The annual stocking of ring-necked pheasants began in October and will continue on selected Ohio wildlife areas this month.
The most recent release of pheasants took place on Thursday, Oct. 31, the day before the opening of Ohio’s small game hunting season. The releases in October were for the annual youth season.
In southwest Ohio, six wildlife areas have been stocked. Following are the stocking schedules and the number of birds released or to be released:
-- Fallsville: Oct. 31 (220), Nov. 8 (100), Nov. 27 (120);
-- Indian Creek: Oct. 31 (290), Nov. 8 (90), Nov. 27 (170);
-- Spring Valley: Oct. 31 (190), Nov. 8 (100), Nov. 27 (100);
-- Rush Run: Oct. 31 (210), Nov. 8 (90), Nov. 27 (100);
-- Caesar Creek: Oct. 31 (210), Nov. 8 (100), Nov. 27 (100);
-- Darke County: Oct. 31 (100), Nov. 8 (50), Nov, 27 (80).
During the total program more than 15,000 ring-necked pheasants will have been released statewide. Pheasant hunting season runs through Jan. 5 with a daily bag limit of two male birds. No females can be killed. Females are all brown while the males have a green head, a red and brown body and long tail feathers.
For more information, visit wildohio.com.
It’s Carp vs. Ducks
According to a news release from Ducks Unlimited, there is concern among duck hunters that grass carp are reproducing in the Sandusky River.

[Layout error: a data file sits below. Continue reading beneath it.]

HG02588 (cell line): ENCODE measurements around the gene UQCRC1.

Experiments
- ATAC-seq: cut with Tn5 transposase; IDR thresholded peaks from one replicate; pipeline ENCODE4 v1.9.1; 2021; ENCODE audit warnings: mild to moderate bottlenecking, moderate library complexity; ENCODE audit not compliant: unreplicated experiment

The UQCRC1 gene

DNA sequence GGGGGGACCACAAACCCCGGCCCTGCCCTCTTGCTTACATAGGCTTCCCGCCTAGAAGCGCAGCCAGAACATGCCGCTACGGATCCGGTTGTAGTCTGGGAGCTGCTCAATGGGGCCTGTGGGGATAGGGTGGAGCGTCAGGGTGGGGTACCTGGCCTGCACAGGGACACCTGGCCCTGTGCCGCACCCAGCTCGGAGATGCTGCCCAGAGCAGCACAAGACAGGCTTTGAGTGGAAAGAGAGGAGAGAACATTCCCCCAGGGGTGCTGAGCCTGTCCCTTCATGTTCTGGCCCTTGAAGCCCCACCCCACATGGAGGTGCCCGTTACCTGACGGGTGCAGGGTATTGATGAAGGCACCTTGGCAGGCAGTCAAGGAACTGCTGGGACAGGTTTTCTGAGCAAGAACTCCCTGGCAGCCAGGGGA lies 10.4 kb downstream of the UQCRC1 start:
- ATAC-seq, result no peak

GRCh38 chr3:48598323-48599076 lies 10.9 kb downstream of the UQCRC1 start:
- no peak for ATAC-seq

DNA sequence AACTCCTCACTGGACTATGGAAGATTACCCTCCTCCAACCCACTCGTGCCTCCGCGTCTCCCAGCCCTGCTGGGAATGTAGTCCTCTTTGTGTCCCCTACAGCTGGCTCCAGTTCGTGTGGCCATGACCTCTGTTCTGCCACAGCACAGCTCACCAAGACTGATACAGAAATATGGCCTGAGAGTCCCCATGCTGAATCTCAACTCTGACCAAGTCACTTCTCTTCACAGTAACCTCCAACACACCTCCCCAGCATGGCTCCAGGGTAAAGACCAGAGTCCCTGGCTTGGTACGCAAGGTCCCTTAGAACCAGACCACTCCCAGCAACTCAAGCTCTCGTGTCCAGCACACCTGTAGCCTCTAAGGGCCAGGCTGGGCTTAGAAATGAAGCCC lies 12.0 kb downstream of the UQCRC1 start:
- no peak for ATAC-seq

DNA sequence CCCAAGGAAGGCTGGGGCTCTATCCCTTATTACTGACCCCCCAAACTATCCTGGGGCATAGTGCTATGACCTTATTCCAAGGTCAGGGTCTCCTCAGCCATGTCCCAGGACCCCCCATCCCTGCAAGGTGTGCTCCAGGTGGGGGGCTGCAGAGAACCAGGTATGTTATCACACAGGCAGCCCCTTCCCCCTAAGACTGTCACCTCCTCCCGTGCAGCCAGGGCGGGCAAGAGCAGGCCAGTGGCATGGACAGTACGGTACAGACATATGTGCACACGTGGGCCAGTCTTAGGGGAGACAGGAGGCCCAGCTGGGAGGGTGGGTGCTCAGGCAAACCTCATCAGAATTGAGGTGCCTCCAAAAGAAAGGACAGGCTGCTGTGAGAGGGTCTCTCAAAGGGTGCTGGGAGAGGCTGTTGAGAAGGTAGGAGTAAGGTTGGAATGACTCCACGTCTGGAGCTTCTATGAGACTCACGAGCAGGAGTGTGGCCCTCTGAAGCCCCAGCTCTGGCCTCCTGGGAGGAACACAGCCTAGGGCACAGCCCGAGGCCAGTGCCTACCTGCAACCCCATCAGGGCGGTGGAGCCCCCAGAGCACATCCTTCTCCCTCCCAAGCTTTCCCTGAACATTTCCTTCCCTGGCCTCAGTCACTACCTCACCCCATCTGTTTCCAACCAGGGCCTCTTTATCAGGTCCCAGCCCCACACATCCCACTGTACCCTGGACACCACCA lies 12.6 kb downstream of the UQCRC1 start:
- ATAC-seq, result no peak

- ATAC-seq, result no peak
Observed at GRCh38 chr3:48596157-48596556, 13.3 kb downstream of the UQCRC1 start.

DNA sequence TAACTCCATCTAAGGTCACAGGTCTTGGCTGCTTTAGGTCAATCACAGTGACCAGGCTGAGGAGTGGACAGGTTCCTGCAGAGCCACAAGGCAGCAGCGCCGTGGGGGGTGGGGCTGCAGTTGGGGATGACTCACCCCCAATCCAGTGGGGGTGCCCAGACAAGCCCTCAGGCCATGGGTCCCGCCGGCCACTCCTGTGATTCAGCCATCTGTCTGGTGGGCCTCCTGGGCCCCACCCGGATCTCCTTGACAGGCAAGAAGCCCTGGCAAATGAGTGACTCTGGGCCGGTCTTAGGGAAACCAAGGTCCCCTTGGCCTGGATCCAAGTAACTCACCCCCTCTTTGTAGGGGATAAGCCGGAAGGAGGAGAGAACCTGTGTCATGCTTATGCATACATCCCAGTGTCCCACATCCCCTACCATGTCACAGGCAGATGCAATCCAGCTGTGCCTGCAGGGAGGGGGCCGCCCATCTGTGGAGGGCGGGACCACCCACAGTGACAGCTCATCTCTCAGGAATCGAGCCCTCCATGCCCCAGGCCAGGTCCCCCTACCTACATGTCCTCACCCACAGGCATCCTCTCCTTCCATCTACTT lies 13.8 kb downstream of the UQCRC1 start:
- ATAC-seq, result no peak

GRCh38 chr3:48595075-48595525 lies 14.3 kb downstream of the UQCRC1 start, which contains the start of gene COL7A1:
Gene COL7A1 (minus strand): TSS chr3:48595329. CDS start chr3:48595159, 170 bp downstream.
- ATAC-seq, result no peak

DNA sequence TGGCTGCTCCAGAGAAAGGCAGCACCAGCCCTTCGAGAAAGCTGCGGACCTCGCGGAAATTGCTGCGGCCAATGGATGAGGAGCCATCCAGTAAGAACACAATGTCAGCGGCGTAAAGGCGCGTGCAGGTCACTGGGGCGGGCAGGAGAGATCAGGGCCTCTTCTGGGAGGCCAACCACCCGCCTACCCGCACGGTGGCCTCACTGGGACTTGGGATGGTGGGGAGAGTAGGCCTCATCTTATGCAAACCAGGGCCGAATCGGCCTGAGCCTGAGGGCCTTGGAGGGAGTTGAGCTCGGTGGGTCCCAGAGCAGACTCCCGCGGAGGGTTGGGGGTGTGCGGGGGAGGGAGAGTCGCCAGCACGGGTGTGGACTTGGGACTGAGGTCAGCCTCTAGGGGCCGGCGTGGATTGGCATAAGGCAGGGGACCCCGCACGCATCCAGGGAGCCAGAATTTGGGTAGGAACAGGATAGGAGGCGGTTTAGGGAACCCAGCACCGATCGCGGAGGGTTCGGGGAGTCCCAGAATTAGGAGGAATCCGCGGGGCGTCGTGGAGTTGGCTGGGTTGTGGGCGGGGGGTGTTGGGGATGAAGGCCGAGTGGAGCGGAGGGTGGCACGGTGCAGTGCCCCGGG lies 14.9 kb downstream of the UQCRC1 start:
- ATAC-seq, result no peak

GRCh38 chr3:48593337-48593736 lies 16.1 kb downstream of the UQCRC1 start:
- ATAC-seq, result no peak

Why would a duck conservation organization be concerned with grass carp? Grass carp are often placed in ponds and lakes to help control vegetation. While they are Asian carp, they are not to be confused with bighead or silver carp, the two species authorities are so desperately trying to keep out of the Great Lakes.
But grass carp consume large amounts of aquatic vegetation. So their numbers should be controlled. The carp being sold for lakes and ponds are supposed to be sterile, but apparently not all are in the Sandusky River.
According to Gildo Tori of DU, “Evidence of reproduction concerns DU because of the potential impact of grass carp on submersed vegetation."
Ducks and other waterfowl that migrate through western Lake Erie each spring and fall rely on submersed aquatic vegetation for food. DU fears that expansion of grass carp could seriously impact waterfowl numbers.
Crappie USA Winners
Three area teams finished in the top 15 on Oct. 26 during the Crappie USA Classic on Kentucky Lake out of Paris, Tenn. The team of Paul Eldridge of Spring Valley and T.J. Harper of Springfield came in 12th with 17.63 pounds, winning $500 in merchandise.
Tied for 14th at 17.53 were the area teams of Mike Walters of West Milton/ Bill Oliver of Ludlow Falls and Jeremy Davis of Dayton/Warren Cotton of Memphis, Tenn. They also won $500 in merchandise per team.
The 168-boat championship was won by the Tiptonville, Tenn. Team of Ronnie Caps and Steve Coleman with 20.89 pounds, good for more than $37,000 in prizes.